Clive Staples Lewis was born in Belfast, Ireland on 29 November 1898, the son of Albert James Lewis, a solicitor of Welsh ancestry. Lewis became known as 'Jack' as a young child after he adopted the name of his pet dog who was killed by a car. His mother Flora was the daughter of an Anglican priest, and died when Lewis was just ten. Lewis had one brother, Warren - known affectionately as Warnie - who was three years his senior. The two would remain close friends and creative collaborators throughout Lewis' life. When children, they shared a fascination with humanised animal characters like Beatrix Potter's, and wrote and illustrated stories of an imaginary world they called 'Boxen', run entirely by such fanciful beings.
Lewis' childhood home was full of books, and he became a keen and intrepid reader at an early age. Until his mother's death, Lewis was educated by private tutors, then moved on to a series of boarding schools in both Ireland and England. It was during his time at the last of these, aged 15, that Lewis gave up his childhood Christian faith and became an atheist. It was also at this time that he developed an intense love for ancient Norse legends and the natural world - an aesthetic complex which he called 'Northernness' and associated with the mysterious inner longing of 'joy'. Under the influence of his tutor William Kirkpatrick, Lewis would go on to a deep involvement with ancient Greek literature. Lewis' academic acumen won him a scholarship at Oxford in 1916, but shortly afterward his studies were interrupted by military service in World War I. Lewis was commissioned as a lieutenant in a light infantry regiment and sent to the Western Front in France, where he experienced the horrors of trench warfare, and was wounded by what would now be called 'friendly fire'.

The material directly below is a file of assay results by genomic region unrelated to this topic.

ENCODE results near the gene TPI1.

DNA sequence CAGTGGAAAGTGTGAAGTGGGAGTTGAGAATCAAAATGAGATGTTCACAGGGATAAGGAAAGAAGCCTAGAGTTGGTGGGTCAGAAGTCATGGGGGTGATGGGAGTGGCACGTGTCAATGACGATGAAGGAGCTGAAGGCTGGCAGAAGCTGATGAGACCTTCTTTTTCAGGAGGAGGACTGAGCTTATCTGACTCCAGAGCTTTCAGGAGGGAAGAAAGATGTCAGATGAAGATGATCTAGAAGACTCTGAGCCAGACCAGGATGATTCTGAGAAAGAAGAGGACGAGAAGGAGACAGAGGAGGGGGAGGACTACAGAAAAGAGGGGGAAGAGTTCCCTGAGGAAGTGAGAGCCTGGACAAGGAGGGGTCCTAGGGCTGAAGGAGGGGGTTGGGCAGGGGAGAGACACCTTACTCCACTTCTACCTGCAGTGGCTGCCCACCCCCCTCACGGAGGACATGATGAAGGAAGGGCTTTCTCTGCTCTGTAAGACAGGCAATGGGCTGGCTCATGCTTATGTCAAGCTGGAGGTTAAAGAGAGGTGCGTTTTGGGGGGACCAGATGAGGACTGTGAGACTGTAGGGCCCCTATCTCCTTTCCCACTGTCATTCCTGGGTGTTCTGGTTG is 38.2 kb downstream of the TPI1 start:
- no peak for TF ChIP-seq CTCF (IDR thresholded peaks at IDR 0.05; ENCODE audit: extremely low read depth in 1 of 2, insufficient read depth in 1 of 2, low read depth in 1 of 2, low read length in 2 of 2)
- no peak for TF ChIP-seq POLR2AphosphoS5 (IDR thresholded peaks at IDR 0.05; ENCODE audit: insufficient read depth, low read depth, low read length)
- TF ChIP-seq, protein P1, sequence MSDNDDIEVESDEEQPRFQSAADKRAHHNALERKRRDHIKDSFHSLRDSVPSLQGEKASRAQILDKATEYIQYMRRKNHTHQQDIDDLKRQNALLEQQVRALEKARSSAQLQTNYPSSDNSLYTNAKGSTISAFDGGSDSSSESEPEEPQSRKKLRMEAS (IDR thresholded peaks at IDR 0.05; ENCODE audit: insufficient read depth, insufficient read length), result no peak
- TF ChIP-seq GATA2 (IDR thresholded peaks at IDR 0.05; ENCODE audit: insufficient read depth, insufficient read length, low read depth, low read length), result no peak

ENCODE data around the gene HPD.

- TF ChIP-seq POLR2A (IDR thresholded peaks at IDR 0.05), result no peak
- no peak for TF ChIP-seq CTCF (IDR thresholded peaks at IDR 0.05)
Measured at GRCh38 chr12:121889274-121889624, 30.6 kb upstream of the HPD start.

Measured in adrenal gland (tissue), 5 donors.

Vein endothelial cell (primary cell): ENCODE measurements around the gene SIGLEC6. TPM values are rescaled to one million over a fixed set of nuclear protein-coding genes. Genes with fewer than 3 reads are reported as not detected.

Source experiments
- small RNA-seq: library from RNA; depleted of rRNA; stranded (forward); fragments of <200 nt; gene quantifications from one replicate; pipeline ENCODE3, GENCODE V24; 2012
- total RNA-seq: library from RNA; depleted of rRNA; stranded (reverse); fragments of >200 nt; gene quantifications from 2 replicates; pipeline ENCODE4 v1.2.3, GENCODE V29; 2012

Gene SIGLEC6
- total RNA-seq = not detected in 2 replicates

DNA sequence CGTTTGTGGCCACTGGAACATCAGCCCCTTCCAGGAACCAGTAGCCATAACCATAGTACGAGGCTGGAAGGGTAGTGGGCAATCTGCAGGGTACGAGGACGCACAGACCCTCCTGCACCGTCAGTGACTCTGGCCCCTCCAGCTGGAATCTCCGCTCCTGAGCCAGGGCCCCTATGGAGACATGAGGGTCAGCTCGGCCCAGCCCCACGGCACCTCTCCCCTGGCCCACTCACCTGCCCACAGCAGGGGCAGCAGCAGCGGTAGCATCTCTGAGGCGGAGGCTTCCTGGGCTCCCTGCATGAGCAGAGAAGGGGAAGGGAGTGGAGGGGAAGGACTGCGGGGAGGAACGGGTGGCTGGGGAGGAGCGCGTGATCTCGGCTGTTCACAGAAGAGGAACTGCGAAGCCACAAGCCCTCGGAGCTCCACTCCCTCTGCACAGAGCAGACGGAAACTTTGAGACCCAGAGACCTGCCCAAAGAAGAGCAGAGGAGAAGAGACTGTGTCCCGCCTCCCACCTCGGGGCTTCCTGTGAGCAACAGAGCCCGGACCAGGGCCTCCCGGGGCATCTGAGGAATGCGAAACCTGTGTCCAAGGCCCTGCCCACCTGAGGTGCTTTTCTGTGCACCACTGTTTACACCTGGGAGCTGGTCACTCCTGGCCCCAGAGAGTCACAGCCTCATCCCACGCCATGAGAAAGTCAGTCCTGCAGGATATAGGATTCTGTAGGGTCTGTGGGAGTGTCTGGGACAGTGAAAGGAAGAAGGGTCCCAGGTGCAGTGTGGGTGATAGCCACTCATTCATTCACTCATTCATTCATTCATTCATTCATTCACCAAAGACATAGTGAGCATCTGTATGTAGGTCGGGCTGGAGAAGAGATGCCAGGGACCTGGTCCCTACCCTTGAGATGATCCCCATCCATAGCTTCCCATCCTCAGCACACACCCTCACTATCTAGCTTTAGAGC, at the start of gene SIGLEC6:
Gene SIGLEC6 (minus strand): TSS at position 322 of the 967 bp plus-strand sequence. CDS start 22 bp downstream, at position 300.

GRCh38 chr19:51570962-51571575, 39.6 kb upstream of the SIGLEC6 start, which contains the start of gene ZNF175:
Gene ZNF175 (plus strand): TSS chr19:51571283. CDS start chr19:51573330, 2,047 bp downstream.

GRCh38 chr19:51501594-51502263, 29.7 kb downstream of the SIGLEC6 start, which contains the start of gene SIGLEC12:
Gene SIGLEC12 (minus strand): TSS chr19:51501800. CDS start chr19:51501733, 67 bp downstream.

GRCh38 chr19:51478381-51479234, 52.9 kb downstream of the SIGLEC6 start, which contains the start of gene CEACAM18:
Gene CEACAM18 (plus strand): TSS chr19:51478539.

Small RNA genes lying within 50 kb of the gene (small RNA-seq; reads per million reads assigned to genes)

After the war, Lewis resumed his studies at Oxford, and in the years between 1920 and 1923 received firsts in Greek and Latin literature, philosophy, and English. By 1925 he was a Fellow and Tutor in English Literature at Magdalen College, Oxford - a position he would hold for nearly three decades. In 1954, Lewis transferred to Cambridge, where he had been awarded professorship in the new chair of Mediaeval and Renaissance Literature.
In the late 1920s, Lewis' circle of literary friends at Oxford coalesced into a discussion group known as The Inklings, which would meet regularly over about two decades. Members shared an enthusiasm for narrative tales, myths, legends - particularly Norse, Celtic, folkloric and mediaeval material - and fantasy fiction. They would read aloud their own works-in-progress and receive suggestions and criticism from their fellows. Members included J R R Tolkien, Hugo Dyson, Owen Barfield, Charles Williams, and Warnie Lewis. Tolkien's The Lord of the Rings and Lewis' science fiction novel Out of the Silent Planet were among the material workshopped with The Inklings.
His friend Tolkien's devout Catholic faith decisively influenced Lewis' return to Christianity between 1929 and 1931. The way was prepared also by Lewis' love for the fantastical fiction of Scottish writer and Congregational pastor George MacDonald (1824-1905), as well as G K Chesterton's apologetic work The Everlasting Man (1925). Lewis famously described himself as a stubbornly difficult convert in his spiritual autobiography Surprised By Joy (1955):